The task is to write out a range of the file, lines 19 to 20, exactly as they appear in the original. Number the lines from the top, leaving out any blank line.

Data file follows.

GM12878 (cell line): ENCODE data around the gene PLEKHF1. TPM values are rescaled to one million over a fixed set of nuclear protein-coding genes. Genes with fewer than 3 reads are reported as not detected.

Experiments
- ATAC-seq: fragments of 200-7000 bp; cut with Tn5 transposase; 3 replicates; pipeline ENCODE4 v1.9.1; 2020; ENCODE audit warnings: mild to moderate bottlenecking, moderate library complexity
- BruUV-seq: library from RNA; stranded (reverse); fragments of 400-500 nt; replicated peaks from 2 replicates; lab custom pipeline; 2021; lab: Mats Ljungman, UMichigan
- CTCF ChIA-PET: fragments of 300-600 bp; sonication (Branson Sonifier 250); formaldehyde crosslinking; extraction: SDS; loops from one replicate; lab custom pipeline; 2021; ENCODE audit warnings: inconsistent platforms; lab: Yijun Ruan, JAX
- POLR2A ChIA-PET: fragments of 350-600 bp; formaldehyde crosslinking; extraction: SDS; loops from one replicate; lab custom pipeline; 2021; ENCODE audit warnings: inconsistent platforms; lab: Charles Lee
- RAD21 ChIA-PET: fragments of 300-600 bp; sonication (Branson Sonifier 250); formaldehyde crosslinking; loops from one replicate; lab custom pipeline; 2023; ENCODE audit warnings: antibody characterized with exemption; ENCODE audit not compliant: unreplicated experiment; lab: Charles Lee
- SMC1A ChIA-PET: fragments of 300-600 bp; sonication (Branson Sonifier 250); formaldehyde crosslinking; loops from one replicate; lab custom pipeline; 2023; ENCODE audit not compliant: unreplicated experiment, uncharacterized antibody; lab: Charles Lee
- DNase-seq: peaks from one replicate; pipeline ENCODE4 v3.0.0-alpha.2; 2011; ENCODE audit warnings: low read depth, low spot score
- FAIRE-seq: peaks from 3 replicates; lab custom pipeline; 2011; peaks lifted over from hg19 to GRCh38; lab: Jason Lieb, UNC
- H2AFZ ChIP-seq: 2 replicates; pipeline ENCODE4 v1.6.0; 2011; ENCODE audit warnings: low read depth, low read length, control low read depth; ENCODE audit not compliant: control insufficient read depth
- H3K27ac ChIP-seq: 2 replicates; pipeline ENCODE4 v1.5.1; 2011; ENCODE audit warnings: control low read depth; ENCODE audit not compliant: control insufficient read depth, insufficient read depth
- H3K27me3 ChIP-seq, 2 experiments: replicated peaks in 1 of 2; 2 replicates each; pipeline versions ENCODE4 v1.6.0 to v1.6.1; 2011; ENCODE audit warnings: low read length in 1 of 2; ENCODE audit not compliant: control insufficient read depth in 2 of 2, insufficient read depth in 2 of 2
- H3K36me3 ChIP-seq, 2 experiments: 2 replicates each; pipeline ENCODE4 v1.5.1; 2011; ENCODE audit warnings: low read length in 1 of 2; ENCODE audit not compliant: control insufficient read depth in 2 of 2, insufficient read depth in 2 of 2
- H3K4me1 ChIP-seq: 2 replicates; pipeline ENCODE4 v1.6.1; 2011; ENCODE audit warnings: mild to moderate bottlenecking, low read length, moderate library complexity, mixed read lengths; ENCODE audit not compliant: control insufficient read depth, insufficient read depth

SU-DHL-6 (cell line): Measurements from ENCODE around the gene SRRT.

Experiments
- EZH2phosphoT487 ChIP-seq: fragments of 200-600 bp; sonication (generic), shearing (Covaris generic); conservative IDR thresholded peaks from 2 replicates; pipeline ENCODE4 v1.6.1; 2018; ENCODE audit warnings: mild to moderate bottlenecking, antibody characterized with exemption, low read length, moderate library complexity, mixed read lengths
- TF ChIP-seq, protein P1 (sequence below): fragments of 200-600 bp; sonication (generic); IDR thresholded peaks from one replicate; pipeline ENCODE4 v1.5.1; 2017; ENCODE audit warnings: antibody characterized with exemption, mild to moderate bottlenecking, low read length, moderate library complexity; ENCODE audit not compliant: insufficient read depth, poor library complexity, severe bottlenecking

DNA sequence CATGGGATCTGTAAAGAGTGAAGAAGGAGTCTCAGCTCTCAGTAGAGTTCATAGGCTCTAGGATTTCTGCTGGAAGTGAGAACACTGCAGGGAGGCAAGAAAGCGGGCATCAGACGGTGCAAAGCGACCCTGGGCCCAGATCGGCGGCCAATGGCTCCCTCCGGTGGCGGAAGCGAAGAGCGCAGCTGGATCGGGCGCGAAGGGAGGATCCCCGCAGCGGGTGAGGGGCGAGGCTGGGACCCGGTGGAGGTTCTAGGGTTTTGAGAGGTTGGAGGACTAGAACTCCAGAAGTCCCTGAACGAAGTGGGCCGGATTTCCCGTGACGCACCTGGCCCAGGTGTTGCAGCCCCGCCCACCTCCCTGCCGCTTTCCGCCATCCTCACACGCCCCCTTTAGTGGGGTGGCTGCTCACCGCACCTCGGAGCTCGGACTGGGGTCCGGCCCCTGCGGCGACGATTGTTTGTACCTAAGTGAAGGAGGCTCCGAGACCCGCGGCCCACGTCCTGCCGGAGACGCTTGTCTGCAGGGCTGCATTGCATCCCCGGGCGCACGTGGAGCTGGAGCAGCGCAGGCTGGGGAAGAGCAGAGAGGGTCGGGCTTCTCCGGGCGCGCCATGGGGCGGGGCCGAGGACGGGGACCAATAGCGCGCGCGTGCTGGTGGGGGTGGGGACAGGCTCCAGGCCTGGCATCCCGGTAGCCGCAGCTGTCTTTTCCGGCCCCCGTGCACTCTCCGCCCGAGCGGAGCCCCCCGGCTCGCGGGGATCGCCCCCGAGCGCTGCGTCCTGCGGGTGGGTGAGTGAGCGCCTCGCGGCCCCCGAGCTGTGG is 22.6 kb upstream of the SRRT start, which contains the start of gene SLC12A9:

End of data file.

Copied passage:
- TF ChIP-seq, protein P1 (sequence below): fragments of 200-600 bp; sonication (generic); IDR thresholded peaks from one replicate; pipeline ENCODE4 v1.5.1; 2017; ENCODE audit warnings: antibody characterized with exemption, mild to moderate bottlenecking, low read length, moderate library complexity; ENCODE audit not compliant: insufficient read depth, poor library complexity, severe bottlenecking

DNA sequence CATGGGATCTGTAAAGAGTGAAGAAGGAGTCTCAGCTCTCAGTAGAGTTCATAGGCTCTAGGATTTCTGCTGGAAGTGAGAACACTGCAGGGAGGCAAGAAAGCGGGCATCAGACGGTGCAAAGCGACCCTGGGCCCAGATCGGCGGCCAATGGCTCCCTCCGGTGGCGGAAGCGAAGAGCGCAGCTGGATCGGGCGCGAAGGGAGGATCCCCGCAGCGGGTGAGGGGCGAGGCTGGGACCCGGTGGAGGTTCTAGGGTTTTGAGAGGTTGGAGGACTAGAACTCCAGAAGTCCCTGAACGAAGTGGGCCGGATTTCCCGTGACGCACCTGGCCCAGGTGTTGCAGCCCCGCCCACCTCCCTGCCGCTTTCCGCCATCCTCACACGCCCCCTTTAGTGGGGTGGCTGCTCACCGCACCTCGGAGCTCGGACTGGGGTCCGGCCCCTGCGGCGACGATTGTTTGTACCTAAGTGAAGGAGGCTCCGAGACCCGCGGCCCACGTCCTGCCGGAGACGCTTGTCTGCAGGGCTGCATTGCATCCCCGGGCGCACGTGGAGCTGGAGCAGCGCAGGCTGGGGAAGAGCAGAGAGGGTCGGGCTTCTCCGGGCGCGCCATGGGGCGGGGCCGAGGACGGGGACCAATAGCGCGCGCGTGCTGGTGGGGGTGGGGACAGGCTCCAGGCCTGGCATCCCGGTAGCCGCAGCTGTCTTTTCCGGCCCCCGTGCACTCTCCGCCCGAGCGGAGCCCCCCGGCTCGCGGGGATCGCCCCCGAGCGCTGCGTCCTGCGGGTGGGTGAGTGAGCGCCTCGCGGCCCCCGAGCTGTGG is 22.6 kb upstream of the SRRT start, which contains the start of gene SLC12A9: